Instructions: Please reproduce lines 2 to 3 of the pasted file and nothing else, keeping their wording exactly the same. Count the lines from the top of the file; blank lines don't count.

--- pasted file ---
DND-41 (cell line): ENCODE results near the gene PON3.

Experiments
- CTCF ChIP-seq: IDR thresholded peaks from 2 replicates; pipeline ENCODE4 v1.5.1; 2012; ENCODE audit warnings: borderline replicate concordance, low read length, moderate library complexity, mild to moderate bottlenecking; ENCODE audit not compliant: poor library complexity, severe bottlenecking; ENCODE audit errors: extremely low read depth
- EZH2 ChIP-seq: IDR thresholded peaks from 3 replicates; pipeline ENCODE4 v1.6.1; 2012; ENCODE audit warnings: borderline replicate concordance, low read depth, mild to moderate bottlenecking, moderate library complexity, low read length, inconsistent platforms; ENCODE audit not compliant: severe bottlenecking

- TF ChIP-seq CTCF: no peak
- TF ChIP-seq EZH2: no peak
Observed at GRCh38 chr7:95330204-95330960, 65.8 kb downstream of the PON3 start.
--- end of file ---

Experiments
- CTCF ChIP-seq: IDR thresholded peaks from 2 replicates; pipeline ENCODE4 v1.5.1; 2012; ENCODE audit warnings: borderline replicate concordance, low read length, moderate library complexity, mild to moderate bottlenecking; ENCODE audit not compliant: poor library complexity, severe bottlenecking; ENCODE audit errors: extremely low read depth